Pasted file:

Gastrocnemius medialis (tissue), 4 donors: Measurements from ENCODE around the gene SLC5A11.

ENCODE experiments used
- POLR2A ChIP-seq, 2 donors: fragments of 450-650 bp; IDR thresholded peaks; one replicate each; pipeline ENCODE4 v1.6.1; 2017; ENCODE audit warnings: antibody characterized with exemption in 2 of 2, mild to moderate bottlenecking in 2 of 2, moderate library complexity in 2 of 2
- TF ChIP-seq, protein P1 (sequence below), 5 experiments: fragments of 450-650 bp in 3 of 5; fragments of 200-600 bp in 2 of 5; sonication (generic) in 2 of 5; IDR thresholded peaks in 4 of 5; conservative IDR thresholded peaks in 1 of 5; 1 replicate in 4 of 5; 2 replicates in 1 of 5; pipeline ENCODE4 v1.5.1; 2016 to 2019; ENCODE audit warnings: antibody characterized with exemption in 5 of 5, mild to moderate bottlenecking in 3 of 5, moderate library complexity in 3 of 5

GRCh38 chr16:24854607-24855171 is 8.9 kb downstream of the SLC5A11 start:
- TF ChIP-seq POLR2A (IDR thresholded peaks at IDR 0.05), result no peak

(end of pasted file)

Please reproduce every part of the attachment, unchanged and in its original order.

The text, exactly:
Gastrocnemius medialis (tissue), 4 donors: Measurements from ENCODE around the gene SLC5A11.

ENCODE experiments used
- POLR2A ChIP-seq, 2 donors: fragments of 450-650 bp; IDR thresholded peaks; one replicate each; pipeline ENCODE4 v1.6.1; 2017; ENCODE audit warnings: antibody characterized with exemption in 2 of 2, mild to moderate bottlenecking in 2 of 2, moderate library complexity in 2 of 2
- TF ChIP-seq, protein P1 (sequence below), 5 experiments: fragments of 450-650 bp in 3 of 5; fragments of 200-600 bp in 2 of 5; sonication (generic) in 2 of 5; IDR thresholded peaks in 4 of 5; conservative IDR thresholded peaks in 1 of 5; 1 replicate in 4 of 5; 2 replicates in 1 of 5; pipeline ENCODE4 v1.5.1; 2016 to 2019; ENCODE audit warnings: antibody characterized with exemption in 5 of 5, mild to moderate bottlenecking in 3 of 5, moderate library complexity in 3 of 5

GRCh38 chr16:24854607-24855171 is 8.9 kb downstream of the SLC5A11 start:
- TF ChIP-seq POLR2A (IDR thresholded peaks at IDR 0.05), result no peak